UPDATE:  In response to criticism from the University of North Carolina System and the individual universities, the lead sponsor of the Bill has withdrawn the 3 Historically Black Universities from his proposal of a dramatic tuition cut although UNC Pembroke will still be covered..  Inside Higher Education has the story HERE.

Sunday, May 1, 2016

Sunday, May 1, 2016
The simplest political question posed by the ongoing Katehi crisis is, "Can state government trust the University of California to clean its own house?"  The non-firing of Linda Katehi says, "No."  It's hard to imagine a better targeted confirmation of UC's reputation in Sacramento for poor management. If we didn't have the Katehi Affair, Jerry Brown would have had to invent it.

Yes she deserves due process, yes women chancellors deserve it as much as male chancellors do, and yes the campus view should be decisive rather than UCOP's.  But UC's bureaucracy should have prevented the chancellor's "mistakes" before they happened, or an internal investigation should have caught them before the Sacramento Bee did, or President Napolitano should have completed her investigation before she tried to fire Chancellor Katehi, or she should have succeeded in firing her on the basis of the preponderance of the evidence she already had.  None of these things happened.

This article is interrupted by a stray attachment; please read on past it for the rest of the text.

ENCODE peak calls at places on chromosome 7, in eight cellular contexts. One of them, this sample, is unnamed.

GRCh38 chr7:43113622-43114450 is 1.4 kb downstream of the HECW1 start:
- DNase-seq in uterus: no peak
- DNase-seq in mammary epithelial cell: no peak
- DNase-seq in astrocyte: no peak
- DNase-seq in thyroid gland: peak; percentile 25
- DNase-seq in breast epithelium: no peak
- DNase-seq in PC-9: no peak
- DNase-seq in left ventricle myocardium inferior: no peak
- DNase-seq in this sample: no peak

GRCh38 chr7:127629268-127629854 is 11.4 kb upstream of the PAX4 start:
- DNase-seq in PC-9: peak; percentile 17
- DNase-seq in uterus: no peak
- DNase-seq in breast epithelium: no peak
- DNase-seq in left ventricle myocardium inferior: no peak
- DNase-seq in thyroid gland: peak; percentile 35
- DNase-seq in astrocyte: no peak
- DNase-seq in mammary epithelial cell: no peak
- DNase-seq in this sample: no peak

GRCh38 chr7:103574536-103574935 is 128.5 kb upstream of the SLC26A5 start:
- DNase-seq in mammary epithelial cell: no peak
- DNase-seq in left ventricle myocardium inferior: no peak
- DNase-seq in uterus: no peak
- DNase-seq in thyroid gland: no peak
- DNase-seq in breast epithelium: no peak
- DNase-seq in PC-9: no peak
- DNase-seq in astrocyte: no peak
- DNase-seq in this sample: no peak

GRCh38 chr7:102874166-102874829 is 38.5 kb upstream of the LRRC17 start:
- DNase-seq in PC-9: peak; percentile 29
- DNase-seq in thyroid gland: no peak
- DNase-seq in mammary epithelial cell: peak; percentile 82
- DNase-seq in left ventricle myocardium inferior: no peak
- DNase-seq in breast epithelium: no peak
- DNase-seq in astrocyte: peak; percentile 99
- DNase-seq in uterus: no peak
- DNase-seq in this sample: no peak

Dense corporate controls entangle every regular UC employee on a daily basis. It takes dozens of person-hours in a half-dozen offices to set up a post-doc contract.  A researcher can wait 6 months--at least I once did--to get final approval on an outside vendor contract when there is a wrinkle, like a specialized foreign researcher who doesn't carry liability insurance.  The Katehi affair tells the public that senior managers live by different rules. It says the same thing to UC employees.  

This fragmenting of the university polity goes deep.  It's an effective short-term managerial technique, since it divides and demobilizes.  It does enormous long-term damage.  We can't measure that with existing metrics.